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I'm not interested in multiple color options for shafts. Same with paint schemes and graphics. All I care about with shafts is... does it work for me. If so I could care less what color it is or the graphics. I certainly wouldn't pick a shaft for my driver or irons for that matter based on color. If every graphite shaft on the market were only gray or black I'd be perfectly happy.

Agreed. Shaft could say “dog dirt” and if it fitted me perfectly, I wouldn't care in the least.

 

 

Sent from my iPhone using MyGolfSpy

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I suspect more golfers would be willing to play graphite iron shafts if they were painted chrome (to look like steel shafts).  Like USTs.  There is a stigma to playing them in irons.

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Do chrome or satin chrome. Because if you don't offer 100% replacement, you'll lose the market really quickly. Colors rub/scratch off. I play Dynamic Golf Tour Issue Black Onyx. They weren't available anywhere when I got mine. The finish has wear. Finish wear will happen. Do you want to fight that uphill battle trying to break into an already saturated shaft market?

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Now, granted I'm a 10 handicap, but on the contrary I would happily buy different colored shafts depending on the set I'm using so long as the shaft itself didn't produce a negative effect. Honestly, much like golf balls, I can only really tell the difference in shaft when I don't like it, so all things being equal, I would love the opportunity to buy different shafts and finishes. 

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I'm not interested in multiple color options for shafts. Same with paint schemes and graphics. All I care about with shafts is... does it work for me. If so I could care less what color it is or the graphics. I certainly wouldn't pick a shaft for my driver or irons for that matter based on color. If every graphite shaft on the market were only gray or black I'd be perfectly happy. 

 

 

... While I want to completely agree with you, I find really brightly colored shafts a distraction, especially if they clash with the color/graphics on many of todays woods. I picked up set of Hot Pink 95 Recoil Prototype irons shafts and I thought I would not care if they performed, which they really do. But they were just too distracting for me. I bought another set of the standard gray color and now I never notice them. Like you I would be very happy with black, gray or silver.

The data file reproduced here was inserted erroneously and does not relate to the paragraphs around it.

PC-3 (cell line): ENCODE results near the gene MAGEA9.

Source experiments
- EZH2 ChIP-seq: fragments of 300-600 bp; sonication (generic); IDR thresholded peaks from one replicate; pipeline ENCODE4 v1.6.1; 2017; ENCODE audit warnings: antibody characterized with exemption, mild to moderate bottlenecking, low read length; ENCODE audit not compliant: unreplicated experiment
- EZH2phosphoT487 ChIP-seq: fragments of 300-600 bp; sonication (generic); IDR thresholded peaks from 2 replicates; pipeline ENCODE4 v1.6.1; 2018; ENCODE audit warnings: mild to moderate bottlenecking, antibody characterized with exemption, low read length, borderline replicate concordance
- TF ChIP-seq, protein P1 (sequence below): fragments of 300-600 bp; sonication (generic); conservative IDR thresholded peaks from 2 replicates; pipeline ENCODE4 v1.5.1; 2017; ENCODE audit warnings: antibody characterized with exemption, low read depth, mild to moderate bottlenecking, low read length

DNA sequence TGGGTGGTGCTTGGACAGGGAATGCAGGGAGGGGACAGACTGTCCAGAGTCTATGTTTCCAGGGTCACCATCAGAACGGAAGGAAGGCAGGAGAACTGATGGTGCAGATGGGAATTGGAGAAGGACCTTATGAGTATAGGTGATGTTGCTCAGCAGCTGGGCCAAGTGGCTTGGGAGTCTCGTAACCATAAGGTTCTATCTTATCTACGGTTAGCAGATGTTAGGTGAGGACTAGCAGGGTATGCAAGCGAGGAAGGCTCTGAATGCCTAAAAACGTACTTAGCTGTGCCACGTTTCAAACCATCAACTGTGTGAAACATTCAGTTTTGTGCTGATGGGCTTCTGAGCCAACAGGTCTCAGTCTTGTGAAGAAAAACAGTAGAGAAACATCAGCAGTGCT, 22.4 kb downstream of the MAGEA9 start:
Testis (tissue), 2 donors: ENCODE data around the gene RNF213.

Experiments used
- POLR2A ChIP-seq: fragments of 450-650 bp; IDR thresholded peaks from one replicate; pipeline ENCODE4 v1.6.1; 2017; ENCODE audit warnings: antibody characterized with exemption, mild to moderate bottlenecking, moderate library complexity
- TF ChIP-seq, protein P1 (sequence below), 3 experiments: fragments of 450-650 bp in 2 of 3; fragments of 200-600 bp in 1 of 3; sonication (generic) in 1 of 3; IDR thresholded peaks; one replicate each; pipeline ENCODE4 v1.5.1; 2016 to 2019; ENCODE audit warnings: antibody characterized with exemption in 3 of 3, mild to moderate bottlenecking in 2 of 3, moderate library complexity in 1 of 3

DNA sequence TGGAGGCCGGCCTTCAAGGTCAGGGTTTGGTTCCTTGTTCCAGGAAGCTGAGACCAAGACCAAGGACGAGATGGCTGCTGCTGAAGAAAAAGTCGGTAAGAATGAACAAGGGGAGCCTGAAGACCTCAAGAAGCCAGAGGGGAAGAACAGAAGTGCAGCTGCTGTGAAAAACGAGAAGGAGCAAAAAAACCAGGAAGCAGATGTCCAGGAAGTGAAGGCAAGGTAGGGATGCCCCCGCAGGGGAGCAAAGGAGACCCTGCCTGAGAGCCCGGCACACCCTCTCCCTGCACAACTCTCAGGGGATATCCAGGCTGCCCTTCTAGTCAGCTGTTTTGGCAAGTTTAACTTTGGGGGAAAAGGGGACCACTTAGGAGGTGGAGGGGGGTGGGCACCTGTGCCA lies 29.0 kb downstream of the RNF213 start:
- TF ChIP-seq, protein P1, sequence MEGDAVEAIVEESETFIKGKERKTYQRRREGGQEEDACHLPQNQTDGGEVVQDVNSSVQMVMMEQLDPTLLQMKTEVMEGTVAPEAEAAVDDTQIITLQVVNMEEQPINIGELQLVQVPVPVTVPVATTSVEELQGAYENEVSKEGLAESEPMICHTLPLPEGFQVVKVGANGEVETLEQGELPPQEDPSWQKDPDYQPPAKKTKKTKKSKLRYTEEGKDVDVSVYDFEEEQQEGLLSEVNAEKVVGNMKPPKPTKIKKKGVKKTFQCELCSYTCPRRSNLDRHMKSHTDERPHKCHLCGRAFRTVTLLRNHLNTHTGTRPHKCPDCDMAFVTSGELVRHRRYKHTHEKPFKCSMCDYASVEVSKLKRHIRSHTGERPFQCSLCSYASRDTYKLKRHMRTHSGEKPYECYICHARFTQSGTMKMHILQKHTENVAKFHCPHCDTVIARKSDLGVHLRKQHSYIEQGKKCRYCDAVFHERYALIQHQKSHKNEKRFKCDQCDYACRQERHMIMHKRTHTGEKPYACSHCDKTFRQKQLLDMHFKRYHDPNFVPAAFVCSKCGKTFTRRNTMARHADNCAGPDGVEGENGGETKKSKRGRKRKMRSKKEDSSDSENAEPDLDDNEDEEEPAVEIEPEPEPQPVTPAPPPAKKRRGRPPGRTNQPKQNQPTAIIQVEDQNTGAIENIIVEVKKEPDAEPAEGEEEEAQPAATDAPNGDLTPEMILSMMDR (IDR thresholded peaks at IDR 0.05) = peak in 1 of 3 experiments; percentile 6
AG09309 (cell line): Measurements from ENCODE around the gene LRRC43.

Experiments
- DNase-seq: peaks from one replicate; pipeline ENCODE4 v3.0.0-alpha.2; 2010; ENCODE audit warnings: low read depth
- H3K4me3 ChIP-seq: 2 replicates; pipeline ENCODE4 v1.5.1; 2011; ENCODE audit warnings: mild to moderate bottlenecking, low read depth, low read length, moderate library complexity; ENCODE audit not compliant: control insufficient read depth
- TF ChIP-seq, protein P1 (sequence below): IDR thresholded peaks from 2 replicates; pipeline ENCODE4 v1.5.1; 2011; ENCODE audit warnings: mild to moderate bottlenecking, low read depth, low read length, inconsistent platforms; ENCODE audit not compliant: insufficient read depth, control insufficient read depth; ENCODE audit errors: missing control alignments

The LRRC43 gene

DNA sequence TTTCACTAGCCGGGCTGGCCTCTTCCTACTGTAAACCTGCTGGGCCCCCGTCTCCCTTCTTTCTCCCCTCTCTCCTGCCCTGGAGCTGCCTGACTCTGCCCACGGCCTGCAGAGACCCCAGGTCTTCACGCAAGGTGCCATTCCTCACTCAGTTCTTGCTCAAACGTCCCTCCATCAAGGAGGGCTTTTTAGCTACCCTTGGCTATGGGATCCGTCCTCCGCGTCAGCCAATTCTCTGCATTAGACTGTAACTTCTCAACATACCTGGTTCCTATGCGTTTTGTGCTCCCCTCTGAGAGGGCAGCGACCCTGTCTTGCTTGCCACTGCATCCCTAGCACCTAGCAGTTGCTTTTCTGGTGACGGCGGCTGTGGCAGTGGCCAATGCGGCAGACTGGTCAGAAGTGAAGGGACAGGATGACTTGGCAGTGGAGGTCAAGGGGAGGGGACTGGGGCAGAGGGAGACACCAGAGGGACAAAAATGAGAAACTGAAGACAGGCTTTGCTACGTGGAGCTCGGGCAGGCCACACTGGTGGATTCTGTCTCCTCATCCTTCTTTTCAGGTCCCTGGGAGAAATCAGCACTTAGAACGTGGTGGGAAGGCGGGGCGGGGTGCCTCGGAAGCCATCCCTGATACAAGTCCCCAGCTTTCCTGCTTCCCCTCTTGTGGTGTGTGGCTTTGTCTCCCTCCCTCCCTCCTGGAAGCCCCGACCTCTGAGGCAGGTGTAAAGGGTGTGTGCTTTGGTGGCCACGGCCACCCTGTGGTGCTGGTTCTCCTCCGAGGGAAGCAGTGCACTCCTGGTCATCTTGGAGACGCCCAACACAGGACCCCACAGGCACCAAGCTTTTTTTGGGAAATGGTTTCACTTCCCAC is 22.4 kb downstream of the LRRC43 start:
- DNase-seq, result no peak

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On 6/16/2018 at 8:46 AM, chisag said:

So you would avoid a great shaft based on the color or graphics? I'm just clarifying because I am researching this market. I am being advised that intricate, ornate graphics and colors are essential. I feel that the higher price-point consumer will want it to blend into the set/bag rather than stand out. And think, like you, that if it clashes with a club (or bag) you could lose a customer by trying to make it too "interesting" just for the sake of it.

The only argument I have for making them colorful is when they are brand consistent so it is quickly identified on tour cameras or is considered a status symbol... like a red or yellow Ferrari. A yellow mini-van is less "impressive" even if it is the same color. In motocross and sportbikes everyone knows that lime green is Kawasaki... other manufacturers don't even think of doing it simply to avoid confusion. 

Do most of you feel the same? 

 

... While I want to completely agree with you, I find really brightly colored shafts a distraction, especially if they clash with the color/graphics on many of todays woods. I picked up set of Hot Pink 95 Recoil Prototype irons shafts and I thought I would not care if they performed, which they really do. But they were just too distracting for me. I bought another set of the standard gray color and now I never notice them. Like you I would be very happy with black, gray or silver. 

2